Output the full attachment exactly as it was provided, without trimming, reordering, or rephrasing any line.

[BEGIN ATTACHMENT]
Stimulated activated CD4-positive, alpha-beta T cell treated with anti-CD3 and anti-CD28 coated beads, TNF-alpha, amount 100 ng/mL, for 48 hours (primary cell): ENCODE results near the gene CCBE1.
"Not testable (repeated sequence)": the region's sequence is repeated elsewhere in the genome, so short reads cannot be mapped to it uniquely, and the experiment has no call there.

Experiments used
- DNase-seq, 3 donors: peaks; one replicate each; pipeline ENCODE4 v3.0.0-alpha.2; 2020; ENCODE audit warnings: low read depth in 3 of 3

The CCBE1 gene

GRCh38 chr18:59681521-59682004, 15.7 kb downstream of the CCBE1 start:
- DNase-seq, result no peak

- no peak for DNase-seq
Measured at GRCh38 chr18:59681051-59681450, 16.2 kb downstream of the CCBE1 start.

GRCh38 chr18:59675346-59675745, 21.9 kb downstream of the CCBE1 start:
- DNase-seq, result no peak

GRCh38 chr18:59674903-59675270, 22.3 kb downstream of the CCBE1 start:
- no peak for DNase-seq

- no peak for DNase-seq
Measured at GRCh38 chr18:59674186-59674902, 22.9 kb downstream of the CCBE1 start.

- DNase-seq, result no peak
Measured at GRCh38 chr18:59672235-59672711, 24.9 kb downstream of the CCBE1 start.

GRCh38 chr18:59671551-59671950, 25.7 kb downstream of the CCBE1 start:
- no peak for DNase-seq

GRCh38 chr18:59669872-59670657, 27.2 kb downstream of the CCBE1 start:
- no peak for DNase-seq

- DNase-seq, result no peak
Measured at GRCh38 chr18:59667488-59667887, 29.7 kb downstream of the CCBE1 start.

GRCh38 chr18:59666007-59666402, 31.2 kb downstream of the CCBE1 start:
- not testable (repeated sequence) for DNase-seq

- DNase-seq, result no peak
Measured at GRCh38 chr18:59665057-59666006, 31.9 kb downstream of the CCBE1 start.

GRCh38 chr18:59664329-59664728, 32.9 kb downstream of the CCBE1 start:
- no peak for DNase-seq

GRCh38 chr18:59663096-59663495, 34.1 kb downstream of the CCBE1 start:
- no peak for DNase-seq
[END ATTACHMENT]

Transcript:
Stimulated activated CD4-positive, alpha-beta T cell treated with anti-CD3 and anti-CD28 coated beads, TNF-alpha, amount 100 ng/mL, for 48 hours (primary cell): ENCODE results near the gene CCBE1.
"Not testable (repeated sequence)": the region's sequence is repeated elsewhere in the genome, so short reads cannot be mapped to it uniquely, and the experiment has no call there.

Experiments used
- DNase-seq, 3 donors: peaks; one replicate each; pipeline ENCODE4 v3.0.0-alpha.2; 2020; ENCODE audit warnings: low read depth in 3 of 3

The CCBE1 gene

GRCh38 chr18:59681521-59682004, 15.7 kb downstream of the CCBE1 start:
- DNase-seq, result no peak

- no peak for DNase-seq
Measured at GRCh38 chr18:59681051-59681450, 16.2 kb downstream of the CCBE1 start.

GRCh38 chr18:59675346-59675745, 21.9 kb downstream of the CCBE1 start:
- DNase-seq, result no peak

GRCh38 chr18:59674903-59675270, 22.3 kb downstream of the CCBE1 start:
- no peak for DNase-seq

- no peak for DNase-seq
Measured at GRCh38 chr18:59674186-59674902, 22.9 kb downstream of the CCBE1 start.

- DNase-seq, result no peak
Measured at GRCh38 chr18:59672235-59672711, 24.9 kb downstream of the CCBE1 start.

GRCh38 chr18:59671551-59671950, 25.7 kb downstream of the CCBE1 start:
- no peak for DNase-seq

GRCh38 chr18:59669872-59670657, 27.2 kb downstream of the CCBE1 start:
- no peak for DNase-seq

- DNase-seq, result no peak
Measured at GRCh38 chr18:59667488-59667887, 29.7 kb downstream of the CCBE1 start.

GRCh38 chr18:59666007-59666402, 31.2 kb downstream of the CCBE1 start:
- not testable (repeated sequence) for DNase-seq

- DNase-seq, result no peak
Measured at GRCh38 chr18:59665057-59666006, 31.9 kb downstream of the CCBE1 start.

GRCh38 chr18:59664329-59664728, 32.9 kb downstream of the CCBE1 start:
- no peak for DNase-seq

GRCh38 chr18:59663096-59663495, 34.1 kb downstream of the CCBE1 start:
- no peak for DNase-seq